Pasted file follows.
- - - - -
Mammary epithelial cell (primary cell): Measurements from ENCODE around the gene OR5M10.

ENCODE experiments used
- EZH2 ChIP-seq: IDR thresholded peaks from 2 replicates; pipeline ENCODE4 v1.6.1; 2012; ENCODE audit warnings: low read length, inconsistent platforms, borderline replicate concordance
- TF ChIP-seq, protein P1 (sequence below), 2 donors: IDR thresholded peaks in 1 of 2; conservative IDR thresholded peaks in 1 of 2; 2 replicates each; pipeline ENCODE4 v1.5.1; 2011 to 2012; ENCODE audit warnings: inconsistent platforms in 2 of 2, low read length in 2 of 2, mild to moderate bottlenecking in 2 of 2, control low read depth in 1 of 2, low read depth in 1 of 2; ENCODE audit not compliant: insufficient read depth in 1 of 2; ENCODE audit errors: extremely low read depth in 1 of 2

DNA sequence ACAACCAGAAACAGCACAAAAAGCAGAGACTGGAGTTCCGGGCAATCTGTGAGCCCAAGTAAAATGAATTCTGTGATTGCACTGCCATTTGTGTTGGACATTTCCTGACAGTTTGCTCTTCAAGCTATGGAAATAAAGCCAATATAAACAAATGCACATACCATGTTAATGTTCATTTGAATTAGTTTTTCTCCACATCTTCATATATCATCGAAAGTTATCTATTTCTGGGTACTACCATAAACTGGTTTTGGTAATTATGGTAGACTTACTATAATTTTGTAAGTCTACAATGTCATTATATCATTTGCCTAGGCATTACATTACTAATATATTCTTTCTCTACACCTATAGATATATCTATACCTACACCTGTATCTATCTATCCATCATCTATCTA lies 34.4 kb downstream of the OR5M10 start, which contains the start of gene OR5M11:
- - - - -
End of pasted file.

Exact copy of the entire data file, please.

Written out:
Mammary epithelial cell (primary cell): Measurements from ENCODE around the gene OR5M10.

ENCODE experiments used
- EZH2 ChIP-seq: IDR thresholded peaks from 2 replicates; pipeline ENCODE4 v1.6.1; 2012; ENCODE audit warnings: low read length, inconsistent platforms, borderline replicate concordance
- TF ChIP-seq, protein P1 (sequence below), 2 donors: IDR thresholded peaks in 1 of 2; conservative IDR thresholded peaks in 1 of 2; 2 replicates each; pipeline ENCODE4 v1.5.1; 2011 to 2012; ENCODE audit warnings: inconsistent platforms in 2 of 2, low read length in 2 of 2, mild to moderate bottlenecking in 2 of 2, control low read depth in 1 of 2, low read depth in 1 of 2; ENCODE audit not compliant: insufficient read depth in 1 of 2; ENCODE audit errors: extremely low read depth in 1 of 2

DNA sequence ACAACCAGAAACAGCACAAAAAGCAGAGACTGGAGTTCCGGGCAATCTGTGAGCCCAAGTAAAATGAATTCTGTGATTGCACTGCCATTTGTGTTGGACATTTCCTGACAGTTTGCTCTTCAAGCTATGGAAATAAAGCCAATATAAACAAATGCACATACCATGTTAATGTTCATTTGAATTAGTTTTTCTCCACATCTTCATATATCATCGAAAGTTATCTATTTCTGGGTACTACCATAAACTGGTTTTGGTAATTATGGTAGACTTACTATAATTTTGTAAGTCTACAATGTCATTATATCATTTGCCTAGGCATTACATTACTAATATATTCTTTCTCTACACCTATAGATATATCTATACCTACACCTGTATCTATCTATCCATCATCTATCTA lies 34.4 kb downstream of the OR5M10 start, which contains the start of gene OR5M11: